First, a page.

Gender devlopment in Myanmar: an exploration of womens leadership trajectory
|dc.contributor.author||Rola-Rubzen, Maria Fay|
|dc.identifier.citation||Dayaram, K. and Rola-Rubzen, M.F. and Burgess, J. 2016. Gender devlopment in Myanmar: an exploration of womens leadership trajectory, in Rola-Rubzen, M.F. and Burgess, J. (ed) Human Development and Capacity Building Asia Pacific trends, challenges and prospects for the future. London, UK: Routledge.|
Historically, in developing economies, the status and role of women were limited to and defined as that of ‘farmer’s wife’, positioning women’s work as unimportant and rendering women with very little decision-making powers. Over the last two decades, the status of women has changed in many ways; for instance women are now recognised as farmers in their own right. Women have also increasingly participated in paid labour. This shift in economic status has facilitated women’s empowerment and encouraged labour mobility allowing women to move from the agricultural sector to the manufacturing and services sector. Women are moving out of unpaid and informal employment into paid and formal employment. Myanmar as one of these developing economies is unique in its history and policy development, as noted in the report of Chhor et al. (2013: 4): “Myanmar is a very unusual case: a large country with a rich history that remains an underdeveloped agrarian economy in the heart of the world’s fastest-growing regional economy—perhaps one of the few remaining, largely untapped markets in the world.” The Organisation for Economic Co-operation and Development (Organisation for Economic Co-operation and Development [OECD] 2013) report states that whilst the overall labour participation in Myanmar is high at 78 per cent, approximately 70 per cent of the population are considered under-employed in the agricultural sector. Within this sector, whilst women’s labour participation in the workforce is high, they still face disadvantages compared to males. Despite its military rule and economic sanctions, women in Myanmar have endeavoured to forge career pathways into sectors outside of agriculture. In this chapter, we examine the strategies and practices that women deliberately seek to develop and empower themselves to assume leadership roles in the formal sector. Employing a qualitative analysis of interviews undertaken with women in leadership roles, the study explores the factors that contribute and influence gender development in Myanmar. It examines the challenges, perceived barriers and how these were overcome and the current practices that support women in leadership roles. These findings will be useful for government policymakers, planners and organisations that support the development of women.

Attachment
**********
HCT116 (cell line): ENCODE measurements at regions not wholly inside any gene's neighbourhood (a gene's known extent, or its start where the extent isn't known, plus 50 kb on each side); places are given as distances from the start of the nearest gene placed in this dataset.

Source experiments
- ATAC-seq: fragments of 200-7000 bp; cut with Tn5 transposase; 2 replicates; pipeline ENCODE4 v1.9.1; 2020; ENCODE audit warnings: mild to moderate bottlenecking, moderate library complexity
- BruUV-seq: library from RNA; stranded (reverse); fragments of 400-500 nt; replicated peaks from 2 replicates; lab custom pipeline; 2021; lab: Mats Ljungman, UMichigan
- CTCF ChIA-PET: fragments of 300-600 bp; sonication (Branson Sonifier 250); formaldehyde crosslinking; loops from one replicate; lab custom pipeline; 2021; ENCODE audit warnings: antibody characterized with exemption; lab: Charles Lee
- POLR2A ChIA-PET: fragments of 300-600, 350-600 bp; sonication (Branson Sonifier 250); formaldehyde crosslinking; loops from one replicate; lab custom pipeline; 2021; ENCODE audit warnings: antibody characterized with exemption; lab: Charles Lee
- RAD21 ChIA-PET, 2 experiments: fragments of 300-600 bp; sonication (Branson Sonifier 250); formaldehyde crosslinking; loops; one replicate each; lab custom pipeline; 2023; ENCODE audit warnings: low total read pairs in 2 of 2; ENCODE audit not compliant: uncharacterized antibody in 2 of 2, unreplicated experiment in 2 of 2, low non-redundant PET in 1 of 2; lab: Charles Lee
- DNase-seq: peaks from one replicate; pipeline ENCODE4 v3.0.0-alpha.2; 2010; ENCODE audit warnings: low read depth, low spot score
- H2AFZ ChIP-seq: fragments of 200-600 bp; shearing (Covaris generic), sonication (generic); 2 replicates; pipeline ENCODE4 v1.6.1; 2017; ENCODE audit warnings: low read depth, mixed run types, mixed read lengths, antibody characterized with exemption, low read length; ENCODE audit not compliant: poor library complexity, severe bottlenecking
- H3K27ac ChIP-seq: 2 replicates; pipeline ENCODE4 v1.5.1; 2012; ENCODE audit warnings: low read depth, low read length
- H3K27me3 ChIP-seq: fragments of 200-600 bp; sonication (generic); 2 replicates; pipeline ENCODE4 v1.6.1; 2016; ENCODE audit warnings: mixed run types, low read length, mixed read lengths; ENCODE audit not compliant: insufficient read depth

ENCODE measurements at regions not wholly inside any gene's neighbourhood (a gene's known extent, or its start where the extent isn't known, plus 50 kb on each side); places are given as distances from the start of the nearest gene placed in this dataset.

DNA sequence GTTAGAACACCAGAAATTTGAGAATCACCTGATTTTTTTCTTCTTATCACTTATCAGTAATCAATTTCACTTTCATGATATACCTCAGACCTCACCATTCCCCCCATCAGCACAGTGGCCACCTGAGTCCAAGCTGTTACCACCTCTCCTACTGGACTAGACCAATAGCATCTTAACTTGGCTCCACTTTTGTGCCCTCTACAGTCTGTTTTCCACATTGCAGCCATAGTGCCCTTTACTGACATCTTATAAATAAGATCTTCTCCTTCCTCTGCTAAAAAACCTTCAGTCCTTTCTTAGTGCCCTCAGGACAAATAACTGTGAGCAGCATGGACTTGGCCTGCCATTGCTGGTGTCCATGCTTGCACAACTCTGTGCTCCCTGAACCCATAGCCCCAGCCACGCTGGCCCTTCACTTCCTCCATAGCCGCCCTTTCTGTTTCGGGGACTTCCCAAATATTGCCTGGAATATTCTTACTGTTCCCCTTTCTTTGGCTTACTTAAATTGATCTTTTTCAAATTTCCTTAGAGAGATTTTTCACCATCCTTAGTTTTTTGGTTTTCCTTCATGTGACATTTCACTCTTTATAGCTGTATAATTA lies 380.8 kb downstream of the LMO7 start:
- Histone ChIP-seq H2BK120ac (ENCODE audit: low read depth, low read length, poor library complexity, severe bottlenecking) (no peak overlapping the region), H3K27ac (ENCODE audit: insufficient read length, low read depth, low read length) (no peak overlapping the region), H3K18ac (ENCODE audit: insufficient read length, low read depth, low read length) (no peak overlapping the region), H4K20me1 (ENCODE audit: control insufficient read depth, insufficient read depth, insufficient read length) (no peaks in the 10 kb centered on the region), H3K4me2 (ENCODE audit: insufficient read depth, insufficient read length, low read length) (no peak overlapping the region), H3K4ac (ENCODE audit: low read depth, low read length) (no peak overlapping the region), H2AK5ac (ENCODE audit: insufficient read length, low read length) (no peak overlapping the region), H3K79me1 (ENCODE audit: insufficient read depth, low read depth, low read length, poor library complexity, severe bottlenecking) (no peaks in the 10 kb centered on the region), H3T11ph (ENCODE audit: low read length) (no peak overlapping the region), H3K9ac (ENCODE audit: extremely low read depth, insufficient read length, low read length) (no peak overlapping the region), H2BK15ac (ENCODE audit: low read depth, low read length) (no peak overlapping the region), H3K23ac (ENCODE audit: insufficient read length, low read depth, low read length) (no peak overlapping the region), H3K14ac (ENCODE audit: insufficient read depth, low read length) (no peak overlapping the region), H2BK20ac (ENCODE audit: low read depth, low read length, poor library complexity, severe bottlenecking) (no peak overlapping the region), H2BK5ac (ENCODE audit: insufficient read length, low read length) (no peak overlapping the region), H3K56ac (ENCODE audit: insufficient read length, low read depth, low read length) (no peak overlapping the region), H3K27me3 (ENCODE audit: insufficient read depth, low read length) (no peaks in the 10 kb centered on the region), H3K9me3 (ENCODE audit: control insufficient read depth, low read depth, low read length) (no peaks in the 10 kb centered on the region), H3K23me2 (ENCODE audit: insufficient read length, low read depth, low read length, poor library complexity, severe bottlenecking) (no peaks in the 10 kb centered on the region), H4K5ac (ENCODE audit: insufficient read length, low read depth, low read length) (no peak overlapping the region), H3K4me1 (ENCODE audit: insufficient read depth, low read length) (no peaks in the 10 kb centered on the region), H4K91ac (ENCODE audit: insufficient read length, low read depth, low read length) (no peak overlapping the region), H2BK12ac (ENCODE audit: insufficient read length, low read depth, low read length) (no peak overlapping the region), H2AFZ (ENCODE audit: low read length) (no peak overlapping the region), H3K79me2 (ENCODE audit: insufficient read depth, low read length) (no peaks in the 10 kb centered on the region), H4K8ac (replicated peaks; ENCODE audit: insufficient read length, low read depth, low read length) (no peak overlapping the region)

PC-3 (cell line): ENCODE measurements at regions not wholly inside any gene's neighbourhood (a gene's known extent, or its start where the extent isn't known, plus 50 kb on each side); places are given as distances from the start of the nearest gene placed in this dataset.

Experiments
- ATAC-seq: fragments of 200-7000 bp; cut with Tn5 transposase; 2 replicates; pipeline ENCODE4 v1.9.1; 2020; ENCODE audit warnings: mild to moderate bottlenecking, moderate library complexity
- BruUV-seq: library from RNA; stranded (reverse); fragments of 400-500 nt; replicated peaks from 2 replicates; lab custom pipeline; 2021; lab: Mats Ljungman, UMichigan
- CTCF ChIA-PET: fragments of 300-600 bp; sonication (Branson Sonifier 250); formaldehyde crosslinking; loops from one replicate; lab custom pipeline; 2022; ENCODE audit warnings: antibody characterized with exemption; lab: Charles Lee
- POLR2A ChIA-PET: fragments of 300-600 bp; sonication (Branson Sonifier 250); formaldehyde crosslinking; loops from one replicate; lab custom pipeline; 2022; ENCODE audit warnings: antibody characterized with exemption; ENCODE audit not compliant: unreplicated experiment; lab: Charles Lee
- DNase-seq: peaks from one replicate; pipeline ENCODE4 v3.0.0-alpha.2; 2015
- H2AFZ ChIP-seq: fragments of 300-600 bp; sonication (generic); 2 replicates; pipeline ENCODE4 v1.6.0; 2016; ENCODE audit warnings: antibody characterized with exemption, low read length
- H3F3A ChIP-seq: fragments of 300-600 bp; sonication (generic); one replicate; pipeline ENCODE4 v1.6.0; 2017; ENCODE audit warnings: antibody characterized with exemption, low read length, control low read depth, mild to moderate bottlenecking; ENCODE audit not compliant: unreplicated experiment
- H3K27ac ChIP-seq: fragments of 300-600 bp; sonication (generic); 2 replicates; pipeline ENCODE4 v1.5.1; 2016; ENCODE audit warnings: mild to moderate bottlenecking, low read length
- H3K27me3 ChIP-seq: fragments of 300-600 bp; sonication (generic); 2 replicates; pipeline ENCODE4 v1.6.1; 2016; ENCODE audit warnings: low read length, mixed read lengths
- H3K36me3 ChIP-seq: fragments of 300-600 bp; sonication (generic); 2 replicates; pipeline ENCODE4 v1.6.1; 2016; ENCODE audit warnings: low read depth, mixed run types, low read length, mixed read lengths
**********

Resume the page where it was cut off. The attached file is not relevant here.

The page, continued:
|dc.title||Gender devlopment in Myanmar: an exploration of womens leadership trajectory|
|dcterms.source.title||Human Development and Capacity Building Asia Pacific trends, challenges and prospects for the future|
|curtin.department||School of Management|
|curtin.accessStatus||Fulltext not available|
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